Cybersecurity is in the news everyday now – and that is certainly going to continue. It is frequently noted by experts that being compliant does not mean secure, but by instituting regulations you will encourage those organizations that have done very little to begin down the path to becoming more secure.

New York State is taking the lead in creating serious Cybersecurity regulations and they are targeting financial firms to start. The NY State Department of Financial Services (DFS) initially proposed regulations that were to take effect on January 1, but after reviewing input from a number of the affected organizations; they have made modifications and the new effective date is March 1.

This “first in nation” regulation will require banks, insurance companies, and other financial services institutions regulated by DFS to establish and maintain a cybersecurity program designed to protect consumers and ensure the safety and soundness of New York State’s financial services industry.

The overall vision of this legislation looks to create an environment where the companies covered by DFS will have better controls of the Information Systems and Nonpublic Information that they have; reduce risks from Cyber events; and present a framework for reporting and validation of the programs outlined in the legislation.

One of the most important and significant programs that covered institutions must have in place is a valid Cybersecurity Program. This plan outlines not only what information the organization has; who has access; but what efforts are necessary to control and secure the data and systems.

By conducting a Risk Assessment, the organization can identify what areas of the regulations they need to comply with. There are many components of the regulations that depend on what the risk profile of the organization looks like in determining the policies and procedures that would need to be implemented and followed to insure compliance.

The Cyber program must identify and assess internal and external risks; use defensive policies and procedures to prevent unauthorized access and use; and detect, respond, recover and report on any events. By implementing a Cybersecurity Policy that includes more than a dozen areas that need to be addressed, from internally focused categories to third party management; there are a significant number of complex policies and procedures that must be outlined, implemented and approved by senior members or boards of the covered entity.

To insure compliance and implementation of these policies and programs, DFS is requiring that a Chief Information Security Officer (CISO), be identified and that he or she is responsible for not only implementing the appropriate programs, policies and procedures, but must also report to the governing board of the organization to the effectiveness of the program and any Cyber events that have taken place. The CISO must be a “qualified individual” that has been designated by the covered entity.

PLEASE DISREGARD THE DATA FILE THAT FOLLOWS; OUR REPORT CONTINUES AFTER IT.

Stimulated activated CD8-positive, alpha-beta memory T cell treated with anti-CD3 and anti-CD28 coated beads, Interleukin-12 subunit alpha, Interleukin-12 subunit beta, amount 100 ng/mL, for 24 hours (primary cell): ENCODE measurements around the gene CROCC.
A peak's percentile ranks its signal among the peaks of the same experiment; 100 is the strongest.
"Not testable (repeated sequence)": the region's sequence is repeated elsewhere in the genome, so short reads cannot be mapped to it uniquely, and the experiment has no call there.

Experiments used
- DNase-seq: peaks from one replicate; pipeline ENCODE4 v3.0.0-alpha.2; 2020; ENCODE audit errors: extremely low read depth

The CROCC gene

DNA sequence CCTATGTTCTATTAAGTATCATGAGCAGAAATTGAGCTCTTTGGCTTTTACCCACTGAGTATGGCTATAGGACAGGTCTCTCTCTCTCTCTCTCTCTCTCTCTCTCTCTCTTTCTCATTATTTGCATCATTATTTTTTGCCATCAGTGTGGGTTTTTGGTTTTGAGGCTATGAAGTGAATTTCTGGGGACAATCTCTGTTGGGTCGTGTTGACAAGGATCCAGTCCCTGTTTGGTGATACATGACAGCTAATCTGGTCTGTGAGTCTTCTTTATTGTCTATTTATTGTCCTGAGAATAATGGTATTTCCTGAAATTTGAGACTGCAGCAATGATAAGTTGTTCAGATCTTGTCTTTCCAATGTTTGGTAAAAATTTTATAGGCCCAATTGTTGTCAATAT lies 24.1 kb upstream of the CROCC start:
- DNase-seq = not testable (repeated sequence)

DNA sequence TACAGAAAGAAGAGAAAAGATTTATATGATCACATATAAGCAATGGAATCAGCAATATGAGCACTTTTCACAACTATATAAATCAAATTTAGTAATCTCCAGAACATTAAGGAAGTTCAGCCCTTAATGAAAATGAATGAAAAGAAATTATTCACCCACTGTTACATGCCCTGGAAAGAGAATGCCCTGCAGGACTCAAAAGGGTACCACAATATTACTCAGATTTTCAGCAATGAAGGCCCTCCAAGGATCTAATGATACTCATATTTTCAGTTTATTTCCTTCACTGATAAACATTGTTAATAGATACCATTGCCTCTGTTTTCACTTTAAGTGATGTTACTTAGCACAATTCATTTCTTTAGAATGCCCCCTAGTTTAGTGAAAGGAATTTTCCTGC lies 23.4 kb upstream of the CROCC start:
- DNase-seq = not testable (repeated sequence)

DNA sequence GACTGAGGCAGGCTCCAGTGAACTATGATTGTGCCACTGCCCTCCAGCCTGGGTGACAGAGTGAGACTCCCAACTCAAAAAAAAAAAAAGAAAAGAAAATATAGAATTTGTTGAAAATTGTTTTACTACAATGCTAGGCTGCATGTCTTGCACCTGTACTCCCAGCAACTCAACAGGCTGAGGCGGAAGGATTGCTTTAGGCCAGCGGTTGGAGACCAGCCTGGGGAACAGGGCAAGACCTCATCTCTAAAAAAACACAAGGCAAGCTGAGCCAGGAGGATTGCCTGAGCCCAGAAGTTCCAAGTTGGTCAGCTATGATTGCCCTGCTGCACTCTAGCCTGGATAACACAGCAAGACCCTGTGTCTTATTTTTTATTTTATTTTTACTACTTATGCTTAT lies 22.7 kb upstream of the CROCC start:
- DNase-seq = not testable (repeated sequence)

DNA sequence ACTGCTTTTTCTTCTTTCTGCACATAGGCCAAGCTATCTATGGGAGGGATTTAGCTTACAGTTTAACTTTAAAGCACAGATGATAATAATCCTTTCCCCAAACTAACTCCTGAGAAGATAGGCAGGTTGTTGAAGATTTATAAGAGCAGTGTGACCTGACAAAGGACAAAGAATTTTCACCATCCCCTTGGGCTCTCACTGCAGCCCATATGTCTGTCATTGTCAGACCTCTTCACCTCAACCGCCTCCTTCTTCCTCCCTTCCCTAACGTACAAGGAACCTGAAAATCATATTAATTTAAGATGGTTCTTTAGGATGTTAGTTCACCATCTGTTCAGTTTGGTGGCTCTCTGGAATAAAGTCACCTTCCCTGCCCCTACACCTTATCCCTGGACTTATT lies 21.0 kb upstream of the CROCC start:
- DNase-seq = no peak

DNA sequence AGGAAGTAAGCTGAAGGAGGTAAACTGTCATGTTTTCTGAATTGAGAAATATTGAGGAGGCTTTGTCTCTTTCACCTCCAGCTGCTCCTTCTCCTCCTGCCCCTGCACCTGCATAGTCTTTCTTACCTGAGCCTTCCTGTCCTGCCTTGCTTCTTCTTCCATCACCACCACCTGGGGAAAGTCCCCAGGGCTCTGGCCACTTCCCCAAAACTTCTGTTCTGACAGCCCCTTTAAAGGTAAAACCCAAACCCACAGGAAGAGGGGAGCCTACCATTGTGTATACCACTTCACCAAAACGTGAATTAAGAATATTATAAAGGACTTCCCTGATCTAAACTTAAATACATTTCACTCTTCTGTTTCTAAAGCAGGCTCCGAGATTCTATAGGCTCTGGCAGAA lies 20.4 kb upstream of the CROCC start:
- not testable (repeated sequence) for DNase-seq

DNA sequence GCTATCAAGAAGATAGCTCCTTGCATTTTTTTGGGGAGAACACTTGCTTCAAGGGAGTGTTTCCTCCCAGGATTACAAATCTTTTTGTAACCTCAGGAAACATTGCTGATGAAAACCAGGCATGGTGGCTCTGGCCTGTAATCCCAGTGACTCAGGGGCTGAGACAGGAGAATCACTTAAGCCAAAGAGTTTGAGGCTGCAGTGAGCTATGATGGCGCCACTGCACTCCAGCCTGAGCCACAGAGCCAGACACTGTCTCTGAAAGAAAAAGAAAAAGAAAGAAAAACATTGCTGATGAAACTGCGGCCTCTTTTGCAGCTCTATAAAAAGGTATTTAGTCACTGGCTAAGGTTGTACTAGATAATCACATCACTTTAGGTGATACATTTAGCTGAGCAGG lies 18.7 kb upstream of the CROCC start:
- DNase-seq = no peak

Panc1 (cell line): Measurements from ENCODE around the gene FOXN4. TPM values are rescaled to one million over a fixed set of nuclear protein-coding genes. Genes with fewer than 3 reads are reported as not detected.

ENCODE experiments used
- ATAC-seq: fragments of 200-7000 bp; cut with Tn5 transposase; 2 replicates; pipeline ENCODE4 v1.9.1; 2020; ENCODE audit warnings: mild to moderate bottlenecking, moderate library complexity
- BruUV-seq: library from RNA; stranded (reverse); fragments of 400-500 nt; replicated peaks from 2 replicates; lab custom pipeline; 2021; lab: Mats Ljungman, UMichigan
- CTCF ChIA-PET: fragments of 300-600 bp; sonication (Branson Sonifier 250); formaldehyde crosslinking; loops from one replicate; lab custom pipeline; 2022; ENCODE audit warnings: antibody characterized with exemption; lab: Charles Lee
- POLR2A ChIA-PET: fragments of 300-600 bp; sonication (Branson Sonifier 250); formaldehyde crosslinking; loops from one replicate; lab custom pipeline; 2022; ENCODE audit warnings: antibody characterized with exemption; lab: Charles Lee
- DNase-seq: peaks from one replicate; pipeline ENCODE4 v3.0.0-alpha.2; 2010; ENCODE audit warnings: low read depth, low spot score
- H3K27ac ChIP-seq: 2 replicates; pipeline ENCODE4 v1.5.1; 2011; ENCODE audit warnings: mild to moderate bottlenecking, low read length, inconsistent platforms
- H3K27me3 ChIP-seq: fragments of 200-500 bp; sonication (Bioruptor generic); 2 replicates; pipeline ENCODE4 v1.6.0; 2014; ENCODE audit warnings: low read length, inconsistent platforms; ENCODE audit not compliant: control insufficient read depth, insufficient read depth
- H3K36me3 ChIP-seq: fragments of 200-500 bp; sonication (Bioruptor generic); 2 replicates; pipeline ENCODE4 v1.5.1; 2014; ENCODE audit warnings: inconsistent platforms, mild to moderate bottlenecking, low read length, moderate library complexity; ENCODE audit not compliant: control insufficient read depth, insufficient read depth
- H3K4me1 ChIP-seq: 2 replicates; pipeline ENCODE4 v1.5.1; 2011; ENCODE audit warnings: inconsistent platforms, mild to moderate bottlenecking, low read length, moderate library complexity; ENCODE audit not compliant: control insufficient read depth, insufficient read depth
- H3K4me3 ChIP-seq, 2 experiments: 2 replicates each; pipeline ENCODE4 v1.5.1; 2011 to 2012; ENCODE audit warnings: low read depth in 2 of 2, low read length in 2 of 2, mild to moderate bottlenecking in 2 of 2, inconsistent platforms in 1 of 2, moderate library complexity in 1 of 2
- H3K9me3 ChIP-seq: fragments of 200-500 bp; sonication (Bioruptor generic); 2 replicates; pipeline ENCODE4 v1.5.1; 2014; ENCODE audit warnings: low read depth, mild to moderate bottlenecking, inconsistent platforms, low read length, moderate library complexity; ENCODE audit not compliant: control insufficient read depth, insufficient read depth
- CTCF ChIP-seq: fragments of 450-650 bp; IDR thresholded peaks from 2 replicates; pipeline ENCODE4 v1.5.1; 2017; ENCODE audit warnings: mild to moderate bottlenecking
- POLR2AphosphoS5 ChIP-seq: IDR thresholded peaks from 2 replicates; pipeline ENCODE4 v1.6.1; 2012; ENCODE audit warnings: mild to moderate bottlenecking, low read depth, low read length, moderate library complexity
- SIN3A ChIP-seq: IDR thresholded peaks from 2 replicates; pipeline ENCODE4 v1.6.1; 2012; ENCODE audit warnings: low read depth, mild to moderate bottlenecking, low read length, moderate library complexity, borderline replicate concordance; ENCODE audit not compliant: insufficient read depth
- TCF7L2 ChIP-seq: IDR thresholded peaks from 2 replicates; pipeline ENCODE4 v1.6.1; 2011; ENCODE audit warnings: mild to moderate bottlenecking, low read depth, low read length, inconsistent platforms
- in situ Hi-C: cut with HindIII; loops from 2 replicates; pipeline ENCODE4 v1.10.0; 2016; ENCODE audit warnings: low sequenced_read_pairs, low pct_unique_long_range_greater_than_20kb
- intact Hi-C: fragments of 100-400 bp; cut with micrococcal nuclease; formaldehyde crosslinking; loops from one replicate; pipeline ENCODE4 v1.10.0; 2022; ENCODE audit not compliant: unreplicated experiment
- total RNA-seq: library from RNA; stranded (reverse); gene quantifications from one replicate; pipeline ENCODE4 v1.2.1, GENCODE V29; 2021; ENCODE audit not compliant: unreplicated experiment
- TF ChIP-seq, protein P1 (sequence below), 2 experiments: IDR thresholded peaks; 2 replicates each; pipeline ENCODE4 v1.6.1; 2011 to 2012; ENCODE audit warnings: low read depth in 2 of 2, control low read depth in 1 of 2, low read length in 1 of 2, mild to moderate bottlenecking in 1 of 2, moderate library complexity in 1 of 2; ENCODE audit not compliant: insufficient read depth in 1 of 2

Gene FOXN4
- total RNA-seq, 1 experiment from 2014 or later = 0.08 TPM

Inclusive of the plan there needs to be penetration testing; auditing; application security; and training of qualified staff. Additionally, the covered entity must ensure that Third Party Providers that have access to a covered entity’s Information Systems and Nonpublic Information have equal controls and practices to ensure that the covered entity’s systems and data are fully secure.

The regulation has outlined requirements for Multi-Factor Authentication; data retention; encryption; training and Incident Response.

This is a comprehensive regulation that outlines specifics for the covered entities. Most large institutions will already have most of these programs and policies in place. But, a significant number of organizations will not have the qualified staff to create, institute and manage these programs.

Fortunately, the DFS is allowing them to utilize third parties to handle that for them. While the responsibility still falls to the covered entity, they can engage with outside providers to put these programs in place.

These programs are not easily prepared or executed. The regulation reaches into many areas, from general data governance to specifics about penetration testing. A comprehensive plan cannot be created from some on-line template nor can a risk assessment be done through a simple tool.

As stated in the regulation a “qualified” individual must oversee these programs and state to their board and DFS that appropriate measures are in place and that they are effective. This is not a job for your System Administrator that helps when your email goes down or you can’t print.

Given the complexity and broad scope of the regulation it would be most appropriate for organizations that do not have the talent on staff or significant IT security teams to engage an outside firm to create, implement, manage and report on the variety of detailed components of the regulation.

Similar to the regulations that are forthcoming in the EU around General Data Protection Regulation (GDPR); these regulations are the first of what we would presume to be many that will be coming to the US. It’s not only financial firms that will be covered, they are but the first, it is clear that many other organizations have vulnerable systems and nonpublic information that needs to be secured.

(About the Author: Bill Noonan oversees sales, marketing and business development for SPHERE Technology Solutions).

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